can't say that about Ada, since Ada doesn't define lots of things (order
of evaluation of arguments, pass-by-reference vs. pass-by-value,
semantics of arithmetic overflow, etc -- I could name several tens of
cases).  On the other hand, if a Java compiler doesn't exist on your
machine, you're out of luck.  Likewise, if your machine doesn't have a
word size that is a power of 2, Java can't be compiled efficiently for
it.  The designers of Java clearly valued portability above all else,
including efficiency, and there are many situations where Java simply is
inappropriate."

Well you can always make a language portable on paper by specifying
everything in great detail, that would for example have been trivial
to do in Ada 95, BUT, and this is a *huge* but, the consequence of
doing so is that efficient implemenations become impossible on many
machines.

Now of course, so far we have only (by conventional compiler standards)
ludicrously inefficient interpreted implementations of Java, where such
details are largely buried by the interpretive overhead. But when people
start writing, or rather trying to write, efficient Java compilers, the
problems will be more than expected.

Bob wonders if Java will be the final nail in the coffin for "weird"
machines?

The trouble is that when you pin down the semantics as far as Java has,
then a lot of machines become weird.

For example, all DEC Alpha's and the high end MIPS chip (R10000) are both
weird by this definition, because they do not quite implement the whole of
the IEEE floating-point standard. If you are serious about Java requiring
strict adherence to the IEEE standard, then it will be impossible in either
of these cases to provide this strict adherence without a huge loss of
efficiency (just try running your favorite fortran codes on a DEC Alpha
in strict IEEE mode, and you will see what I mean).

Now, it is certainly trivially easy when designing a language to make a
statement that FPT will be exactly IEEE 754, and then congratulate
yourself for doing such a splendid job of portability design, but if
what you have achieved is a design that does not run correctly on the
machines that people think of as being appropriate for high end fpt
calculations (Sun is not a big player in this market), then perhaps you
have not done such a great job after all.

You have to know a LOT to avoid such mistakes. My guess is that the folks
at Sun who specified IEEE floating-point were simply unaware of the
consequences (it is possible that this was a subtle way of designing a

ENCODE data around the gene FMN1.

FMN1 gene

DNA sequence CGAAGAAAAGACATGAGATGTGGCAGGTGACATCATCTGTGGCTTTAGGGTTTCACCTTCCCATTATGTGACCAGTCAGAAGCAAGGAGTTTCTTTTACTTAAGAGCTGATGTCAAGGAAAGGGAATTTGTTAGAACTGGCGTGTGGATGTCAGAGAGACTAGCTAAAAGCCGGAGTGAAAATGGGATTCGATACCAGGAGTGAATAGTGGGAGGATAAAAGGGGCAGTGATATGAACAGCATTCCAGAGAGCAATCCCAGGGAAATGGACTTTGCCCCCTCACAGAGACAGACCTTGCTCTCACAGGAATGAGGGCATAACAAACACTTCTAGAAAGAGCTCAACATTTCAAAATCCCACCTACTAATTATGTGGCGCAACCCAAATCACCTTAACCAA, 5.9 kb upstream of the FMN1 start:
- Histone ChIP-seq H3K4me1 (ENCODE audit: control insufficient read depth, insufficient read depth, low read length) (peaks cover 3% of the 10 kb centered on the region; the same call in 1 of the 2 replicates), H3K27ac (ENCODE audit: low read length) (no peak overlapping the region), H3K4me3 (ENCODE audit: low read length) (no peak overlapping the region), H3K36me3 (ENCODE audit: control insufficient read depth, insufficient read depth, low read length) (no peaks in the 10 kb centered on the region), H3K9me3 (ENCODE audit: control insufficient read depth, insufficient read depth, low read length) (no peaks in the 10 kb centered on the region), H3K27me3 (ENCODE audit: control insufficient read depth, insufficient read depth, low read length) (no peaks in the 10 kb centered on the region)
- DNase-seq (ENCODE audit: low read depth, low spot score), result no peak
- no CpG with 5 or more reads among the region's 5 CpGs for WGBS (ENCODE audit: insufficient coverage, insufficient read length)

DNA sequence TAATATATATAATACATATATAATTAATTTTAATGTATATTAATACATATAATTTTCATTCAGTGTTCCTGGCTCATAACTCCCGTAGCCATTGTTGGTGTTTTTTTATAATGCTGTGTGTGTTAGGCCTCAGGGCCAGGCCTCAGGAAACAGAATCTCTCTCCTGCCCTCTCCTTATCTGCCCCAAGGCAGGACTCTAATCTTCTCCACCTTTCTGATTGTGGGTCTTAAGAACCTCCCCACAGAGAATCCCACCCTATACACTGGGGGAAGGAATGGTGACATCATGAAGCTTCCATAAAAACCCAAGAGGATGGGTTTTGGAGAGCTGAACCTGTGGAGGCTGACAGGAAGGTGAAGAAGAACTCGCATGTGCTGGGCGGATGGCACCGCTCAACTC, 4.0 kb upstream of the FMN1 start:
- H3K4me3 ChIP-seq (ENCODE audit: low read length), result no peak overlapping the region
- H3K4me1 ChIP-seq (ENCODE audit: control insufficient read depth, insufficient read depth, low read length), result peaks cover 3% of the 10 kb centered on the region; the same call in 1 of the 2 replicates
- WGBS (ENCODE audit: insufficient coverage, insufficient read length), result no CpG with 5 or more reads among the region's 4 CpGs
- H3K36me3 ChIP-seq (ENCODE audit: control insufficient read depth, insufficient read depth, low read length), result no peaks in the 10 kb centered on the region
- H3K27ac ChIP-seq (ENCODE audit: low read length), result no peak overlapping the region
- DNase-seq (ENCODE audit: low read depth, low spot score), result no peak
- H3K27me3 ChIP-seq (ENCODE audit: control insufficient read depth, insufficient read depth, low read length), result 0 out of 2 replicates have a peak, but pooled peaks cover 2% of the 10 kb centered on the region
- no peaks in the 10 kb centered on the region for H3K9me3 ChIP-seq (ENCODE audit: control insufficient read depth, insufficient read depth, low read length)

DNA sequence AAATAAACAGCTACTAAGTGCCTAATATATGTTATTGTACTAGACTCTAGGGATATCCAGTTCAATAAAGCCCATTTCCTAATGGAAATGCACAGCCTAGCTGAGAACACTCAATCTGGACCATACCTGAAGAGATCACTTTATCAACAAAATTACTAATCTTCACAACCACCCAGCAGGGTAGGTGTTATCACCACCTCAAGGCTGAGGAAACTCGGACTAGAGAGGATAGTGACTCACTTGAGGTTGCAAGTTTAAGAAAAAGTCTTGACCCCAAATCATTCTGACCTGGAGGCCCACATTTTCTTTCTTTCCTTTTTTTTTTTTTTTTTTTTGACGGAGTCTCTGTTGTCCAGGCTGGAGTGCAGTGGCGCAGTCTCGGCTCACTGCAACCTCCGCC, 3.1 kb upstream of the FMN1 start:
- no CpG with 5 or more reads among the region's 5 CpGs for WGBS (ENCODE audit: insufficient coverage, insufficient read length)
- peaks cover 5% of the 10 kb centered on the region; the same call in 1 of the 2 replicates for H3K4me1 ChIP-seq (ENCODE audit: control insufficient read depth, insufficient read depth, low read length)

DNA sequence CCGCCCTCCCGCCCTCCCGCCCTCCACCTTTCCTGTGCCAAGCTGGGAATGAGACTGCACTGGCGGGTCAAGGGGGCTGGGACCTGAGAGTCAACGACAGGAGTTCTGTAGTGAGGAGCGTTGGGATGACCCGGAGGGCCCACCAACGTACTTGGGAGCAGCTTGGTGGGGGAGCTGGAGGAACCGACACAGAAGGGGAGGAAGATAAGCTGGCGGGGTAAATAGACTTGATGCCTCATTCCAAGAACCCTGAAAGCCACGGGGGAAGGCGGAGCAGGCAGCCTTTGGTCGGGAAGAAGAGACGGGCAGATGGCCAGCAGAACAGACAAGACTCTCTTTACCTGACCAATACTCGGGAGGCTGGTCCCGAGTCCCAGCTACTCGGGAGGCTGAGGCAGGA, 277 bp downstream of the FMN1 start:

language more amenable to Sun than to SGI or DEC, but I doubt it was
well enough informed to have been so clever :-)

In the Ada world, a similar though smaller scale glitch happened with
floating-point. In Ada 83, division of floating-point values must be
exact if the result is a model number. Sounds reasonable, BUT, it means
that you cannot implement Ada 83 efficiently on a Cray (or for that
matter on an Intel i860). In the Ada 95 standard, there is a new
"feature" (RM G.2.1(16))

                         Implementation Permissions

16   If the underlying floating point hardware implements division as
multiplication by a reciprocal, the result interval for division (and
exponentiation by a negative exponent) is implementation defined.

Now from one point of view, this means that Ada is getting worse from
a portability point of view, but in pragmatic terms it makes Ada more
portable, because it makes it practical to implement Ada efficiently
on such machines. Sure there are very unusual cases of code that depend
on the old rule, but it is better to have a very minor portability
glitch of this kind, rather than a situation where NO Ada code runs
acceptably efficiently on a whole class of machines!



Wed, 19 May 1999 03:00:00 GMT  
 Warning: Flame Bait

Quote:

>For example, all DEC Alpha's and the high end MIPS chip (R10000) are both
>weird by this definition, because they do not quite implement the whole of
>the IEEE floating-point standard. If you are serious about Java requiring
>strict adherence to the IEEE standard, then it will be impossible in either
>of these cases to provide this strict adherence without a huge loss of
>efficiency (just try running your favorite Fortran codes on a DEC Alpha
>in strict IEEE mode, and you will see what I mean).

Interesting.  I guess it remains to be seen how seriously Java compiler
writers take the standard.  Ada 83 compiler writers have a history of
obeying the letter of the law (especially when pushed by the ACVC).
Sometimes even in those rare circumstances where the letter of the law
damages their customers.  I'll bet that Java a compiler writer could get
away with using the machine arithmetic, if it's "pretty close" to strict
IEEE.  (Of course, if the machine isn't IEEE at all, Java is stuck with